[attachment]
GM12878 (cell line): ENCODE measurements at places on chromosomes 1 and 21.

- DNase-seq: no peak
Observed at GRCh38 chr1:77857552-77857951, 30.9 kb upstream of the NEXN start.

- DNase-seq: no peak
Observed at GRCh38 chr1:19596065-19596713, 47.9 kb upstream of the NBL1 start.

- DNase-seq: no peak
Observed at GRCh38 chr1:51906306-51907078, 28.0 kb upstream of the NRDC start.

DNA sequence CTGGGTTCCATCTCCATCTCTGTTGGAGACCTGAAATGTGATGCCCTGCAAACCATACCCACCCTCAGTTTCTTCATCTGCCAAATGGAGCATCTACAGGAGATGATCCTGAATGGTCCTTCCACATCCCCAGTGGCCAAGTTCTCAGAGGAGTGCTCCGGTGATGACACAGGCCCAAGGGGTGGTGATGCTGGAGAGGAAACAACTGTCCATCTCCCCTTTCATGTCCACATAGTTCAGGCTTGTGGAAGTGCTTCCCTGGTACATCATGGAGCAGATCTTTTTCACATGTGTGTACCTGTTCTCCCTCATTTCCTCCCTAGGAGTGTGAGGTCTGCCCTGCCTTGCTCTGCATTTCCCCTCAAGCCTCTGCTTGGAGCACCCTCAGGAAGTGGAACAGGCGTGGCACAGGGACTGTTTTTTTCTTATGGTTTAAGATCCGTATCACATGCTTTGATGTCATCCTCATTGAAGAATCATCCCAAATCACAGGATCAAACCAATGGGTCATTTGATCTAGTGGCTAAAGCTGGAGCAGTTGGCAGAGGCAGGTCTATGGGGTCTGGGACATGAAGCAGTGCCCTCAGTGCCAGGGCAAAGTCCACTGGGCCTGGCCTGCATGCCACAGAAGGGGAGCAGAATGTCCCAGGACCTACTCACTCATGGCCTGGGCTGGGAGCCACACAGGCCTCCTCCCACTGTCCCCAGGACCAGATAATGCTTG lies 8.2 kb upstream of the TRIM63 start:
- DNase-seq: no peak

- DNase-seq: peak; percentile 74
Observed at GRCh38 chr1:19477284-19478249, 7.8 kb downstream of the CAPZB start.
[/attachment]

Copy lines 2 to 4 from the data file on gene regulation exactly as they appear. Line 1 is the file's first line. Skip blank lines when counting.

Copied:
- DNase-seq: no peak
Observed at GRCh38 chr1:77857552-77857951, 30.9 kb upstream of the NEXN start.

- DNase-seq: no peak